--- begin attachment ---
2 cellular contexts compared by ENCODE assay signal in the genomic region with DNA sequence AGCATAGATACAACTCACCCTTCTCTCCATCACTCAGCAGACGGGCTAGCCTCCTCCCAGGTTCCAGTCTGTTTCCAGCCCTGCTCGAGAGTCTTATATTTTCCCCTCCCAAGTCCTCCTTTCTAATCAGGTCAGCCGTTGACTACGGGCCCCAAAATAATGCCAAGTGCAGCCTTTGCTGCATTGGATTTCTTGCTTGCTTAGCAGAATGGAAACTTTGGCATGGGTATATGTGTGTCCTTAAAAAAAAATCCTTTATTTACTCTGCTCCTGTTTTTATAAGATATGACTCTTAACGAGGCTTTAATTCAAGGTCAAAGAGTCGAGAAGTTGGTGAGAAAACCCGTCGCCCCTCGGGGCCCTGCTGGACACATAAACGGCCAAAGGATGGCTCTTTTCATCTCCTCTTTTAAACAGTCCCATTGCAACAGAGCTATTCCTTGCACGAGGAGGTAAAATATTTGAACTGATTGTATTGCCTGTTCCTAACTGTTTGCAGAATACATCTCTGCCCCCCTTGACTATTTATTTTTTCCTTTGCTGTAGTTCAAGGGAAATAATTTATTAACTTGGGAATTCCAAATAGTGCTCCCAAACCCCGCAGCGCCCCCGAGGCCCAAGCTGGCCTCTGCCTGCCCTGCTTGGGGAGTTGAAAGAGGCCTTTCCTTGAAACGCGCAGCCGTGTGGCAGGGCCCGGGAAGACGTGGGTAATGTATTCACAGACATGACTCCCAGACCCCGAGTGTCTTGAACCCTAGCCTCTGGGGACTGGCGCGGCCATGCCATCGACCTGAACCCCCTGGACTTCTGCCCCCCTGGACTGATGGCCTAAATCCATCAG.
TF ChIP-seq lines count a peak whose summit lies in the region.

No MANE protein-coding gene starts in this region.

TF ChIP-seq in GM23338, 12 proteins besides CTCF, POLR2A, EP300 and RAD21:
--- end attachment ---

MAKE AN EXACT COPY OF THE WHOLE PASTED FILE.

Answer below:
2 cellular contexts compared by ENCODE assay signal in the genomic region with DNA sequence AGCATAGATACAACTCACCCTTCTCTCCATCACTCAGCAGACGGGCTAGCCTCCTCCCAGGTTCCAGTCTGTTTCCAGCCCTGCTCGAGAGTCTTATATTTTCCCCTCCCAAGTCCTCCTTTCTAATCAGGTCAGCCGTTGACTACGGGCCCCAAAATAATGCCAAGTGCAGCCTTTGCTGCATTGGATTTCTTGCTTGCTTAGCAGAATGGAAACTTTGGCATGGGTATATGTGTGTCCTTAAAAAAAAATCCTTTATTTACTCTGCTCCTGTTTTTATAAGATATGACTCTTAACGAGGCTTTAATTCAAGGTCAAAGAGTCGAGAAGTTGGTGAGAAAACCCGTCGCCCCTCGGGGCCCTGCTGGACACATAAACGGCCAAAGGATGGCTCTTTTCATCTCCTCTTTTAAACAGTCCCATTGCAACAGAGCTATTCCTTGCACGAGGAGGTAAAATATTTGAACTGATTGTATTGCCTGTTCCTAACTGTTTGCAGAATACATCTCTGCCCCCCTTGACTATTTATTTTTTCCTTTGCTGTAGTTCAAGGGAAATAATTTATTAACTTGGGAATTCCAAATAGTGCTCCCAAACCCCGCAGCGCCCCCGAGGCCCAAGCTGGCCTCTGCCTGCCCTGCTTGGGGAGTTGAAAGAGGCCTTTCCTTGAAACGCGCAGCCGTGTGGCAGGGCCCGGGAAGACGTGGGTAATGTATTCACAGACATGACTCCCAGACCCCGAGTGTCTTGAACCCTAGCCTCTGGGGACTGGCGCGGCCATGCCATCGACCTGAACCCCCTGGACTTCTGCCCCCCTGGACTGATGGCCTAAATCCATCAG.
TF ChIP-seq lines count a peak whose summit lies in the region.

No MANE protein-coding gene starts in this region.

TF ChIP-seq in GM23338, 12 proteins besides CTCF, POLR2A, EP300 and RAD21: